If your only guitar is acoustic, but you long for that distinctive electric sound, you’re likely wondering, can you make an acoustic guitar electric? Fortunately, the short answer to this question is a resounding yes.
There are several ways to get an electric guitar like sound out of an acoustic guitar, each with its particular benefits and drawbacks. In the following article, we’ll take a look at each method to help you decide which might work best for your particular needs.
Can An Acoustic Guitar Be Electric?
Yes, an acoustic guitar can be converted to sound like an electric guitar. There are, however, some limitations when it comes to amplifying acoustic guitars. Acoustic-electric guitars are crafted to mitigate some of these limitations, but they deliver a uniquely electric acoustic guitar sound.
Amplifying an acoustic guitar can be as simple as positioning a microphone in front of the soundhole or as involved as permanently installing a pickup on your favorite acoustic.
Acoustic Guitar Convert To Electric
Generally speaking, there are three ways to convert an acoustic guitar into an electric one: you can either use a clip-on pickup, install a vibration response pickup, or permanently install electromagnetic pickups.
The most inexpensive way to amplify an acoustic guitar is to use a clip-on pickup. Also known as microphone pickups, clip-ons are easy to install and deliver quality sound. One downside to clip-on pickups, though, is that they’re wired; some guitarists report finding the wiring troublesome.
The Monoprice 611060 Clip-on Pickup, available on Amazon for under ten dollars, is a great example of a clip-on pickup. It features an eight-foot cable ending in a standard one-quarter plug and is easily portable.
Vibration Response Preamps
Unlike clip-on pickups, vibration response preamps are wireless. Considerably more expensive than microphone pickups, vibration response pickups are easy to install; all you need to do is place the transmitter behind the bridge of your acoustic guitar, then plug the wireless vibration response preamp into your amp, PA, or midi-interface.
Vibration response pickups produce great quality sound and have a range of about thirty meters, or one hundred feet.
The Fishman Triple Play Wireless Midi Pickup is one example of a quality vibration response preamp, as is Belcat’s UFO-7.
Check out how easily you can make your acoustic guitar electric with this method:
Installing A Pickup
Another way to convert your acoustic guitar into an electro-acoustic is to install a permanent or semi-permanent pickup. A great alternative for guitarists who don’t want to deal with clip-on pickups or soundboard transducers, this method of amplifying your acoustic can be time-consuming and, in some cases, may require you to permanently modify your acoustic guitar.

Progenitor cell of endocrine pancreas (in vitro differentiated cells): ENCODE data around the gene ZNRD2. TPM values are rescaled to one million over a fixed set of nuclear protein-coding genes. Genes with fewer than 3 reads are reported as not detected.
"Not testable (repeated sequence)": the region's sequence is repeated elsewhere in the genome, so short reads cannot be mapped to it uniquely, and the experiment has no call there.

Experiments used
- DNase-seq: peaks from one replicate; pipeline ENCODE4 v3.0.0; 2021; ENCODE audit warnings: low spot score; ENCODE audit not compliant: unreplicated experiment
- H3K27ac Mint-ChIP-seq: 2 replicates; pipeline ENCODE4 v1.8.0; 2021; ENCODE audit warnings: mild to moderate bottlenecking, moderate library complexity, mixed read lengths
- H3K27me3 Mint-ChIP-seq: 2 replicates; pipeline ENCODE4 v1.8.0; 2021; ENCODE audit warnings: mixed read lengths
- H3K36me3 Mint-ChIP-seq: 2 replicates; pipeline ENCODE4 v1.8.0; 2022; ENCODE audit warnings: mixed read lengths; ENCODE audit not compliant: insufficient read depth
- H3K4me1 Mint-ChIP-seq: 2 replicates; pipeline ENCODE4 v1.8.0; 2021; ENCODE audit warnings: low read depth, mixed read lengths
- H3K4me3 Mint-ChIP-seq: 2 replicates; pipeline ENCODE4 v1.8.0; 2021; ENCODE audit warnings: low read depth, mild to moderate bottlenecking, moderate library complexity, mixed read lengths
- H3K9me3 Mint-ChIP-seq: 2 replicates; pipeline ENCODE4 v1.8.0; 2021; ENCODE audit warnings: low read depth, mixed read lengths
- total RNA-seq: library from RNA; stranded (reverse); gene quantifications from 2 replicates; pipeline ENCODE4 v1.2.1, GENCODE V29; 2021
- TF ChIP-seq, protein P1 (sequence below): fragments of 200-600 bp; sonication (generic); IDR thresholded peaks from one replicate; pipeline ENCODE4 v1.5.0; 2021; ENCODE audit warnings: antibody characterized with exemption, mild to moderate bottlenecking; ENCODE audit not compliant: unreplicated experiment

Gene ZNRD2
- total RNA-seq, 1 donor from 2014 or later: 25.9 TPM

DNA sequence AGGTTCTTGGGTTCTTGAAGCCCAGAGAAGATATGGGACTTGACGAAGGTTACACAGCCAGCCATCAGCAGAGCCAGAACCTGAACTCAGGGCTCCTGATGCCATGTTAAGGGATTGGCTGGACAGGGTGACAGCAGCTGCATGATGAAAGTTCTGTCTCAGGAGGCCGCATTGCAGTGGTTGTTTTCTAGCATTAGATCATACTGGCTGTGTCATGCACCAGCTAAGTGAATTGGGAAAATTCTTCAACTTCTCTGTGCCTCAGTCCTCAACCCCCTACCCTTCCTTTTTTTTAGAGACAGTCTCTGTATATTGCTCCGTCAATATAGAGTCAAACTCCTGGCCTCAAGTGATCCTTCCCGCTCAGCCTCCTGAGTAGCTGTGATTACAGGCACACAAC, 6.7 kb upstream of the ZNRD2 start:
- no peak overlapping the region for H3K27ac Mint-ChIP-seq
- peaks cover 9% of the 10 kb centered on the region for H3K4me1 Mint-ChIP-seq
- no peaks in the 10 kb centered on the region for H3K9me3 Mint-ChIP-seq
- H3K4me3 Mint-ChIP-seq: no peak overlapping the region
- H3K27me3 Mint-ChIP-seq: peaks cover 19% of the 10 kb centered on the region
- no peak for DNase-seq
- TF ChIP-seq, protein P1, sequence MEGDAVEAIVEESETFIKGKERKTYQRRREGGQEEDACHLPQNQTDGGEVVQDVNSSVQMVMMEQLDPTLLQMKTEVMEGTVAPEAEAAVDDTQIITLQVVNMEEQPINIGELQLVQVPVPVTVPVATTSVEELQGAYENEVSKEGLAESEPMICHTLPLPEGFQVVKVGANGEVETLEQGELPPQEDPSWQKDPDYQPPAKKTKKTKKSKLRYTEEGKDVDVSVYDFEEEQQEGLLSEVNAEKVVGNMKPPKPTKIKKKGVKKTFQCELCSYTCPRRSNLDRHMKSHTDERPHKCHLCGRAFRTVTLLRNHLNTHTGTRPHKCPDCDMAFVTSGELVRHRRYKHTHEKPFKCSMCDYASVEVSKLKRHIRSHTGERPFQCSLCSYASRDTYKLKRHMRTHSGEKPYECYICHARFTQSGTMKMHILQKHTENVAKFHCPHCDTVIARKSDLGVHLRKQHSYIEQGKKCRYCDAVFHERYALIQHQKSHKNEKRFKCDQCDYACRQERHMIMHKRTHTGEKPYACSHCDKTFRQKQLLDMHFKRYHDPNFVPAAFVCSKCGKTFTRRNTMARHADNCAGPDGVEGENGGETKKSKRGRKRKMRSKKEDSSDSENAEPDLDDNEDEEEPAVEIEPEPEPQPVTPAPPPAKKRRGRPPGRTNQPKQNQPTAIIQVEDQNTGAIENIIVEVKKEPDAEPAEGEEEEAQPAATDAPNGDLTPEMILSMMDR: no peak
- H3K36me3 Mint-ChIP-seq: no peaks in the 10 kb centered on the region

There are two types of permanent pickups suitable for acoustic guitars; soundhole pickups and piezo pickups. Of the two, soundhole pickups are easier to install and produce a warm, pleasing tone. Piezo pickups are more difficult to install, but they have the benefit of producing less feedback than soundhole pickups.
Most soundhole pickups are designed to fit snugly into and across your guitar’s soundhole, so there’s no need to drill into your guitar to make your acoustic sound more electric. Likewise, piezo pickups require no permanent installation or modification to your beloved instrument.
When choosing a pickup for your acoustic guitar, keep in mind that some acoustic guitar pickups will require you to modify your guitar for installation. If you’d rather not drill into or otherwise modify your instrument, be sure to select pickups that require less-invasive installations.
Soundhole pickups, such as the Donner DSS-6A Mahogany humbucker pickup, and piezo pickups like the Amumu SBT-10 Transducer are budget-friendly options available and require no drilling or modification to install.
Check another demo of installing a soundhole pickup to electrify your acoustic guitar:
Ways To Make An Electro-Acoustic Sound More Like An Electric Guitar
Once you’ve converted your acoustic guitar into an acoustic-electric, you’ll still need to make some adjustments to produce a more electric guitar like sound. Variables ranging from the amp you play through to the strings on your guitar can all affect an amplified acoustic’s tone, and tweaking a few of these variables can help you find that ideal electric sound.
Before going into how, exactly, you can make your amplified acoustic-electric sound more like an electric guitar, it will help to understand a few of the fundamental differences between acoustic-electrics and electric guitars.
Differences Between Acoustic-Electric and Electric Guitars:
Acoustic guitars and electric guitars are designed for different purposes. Acoustic guitars are designed, primarily, to be played without amplification; as such, they use body shape and size to influence sound in ways electric guitars don’t.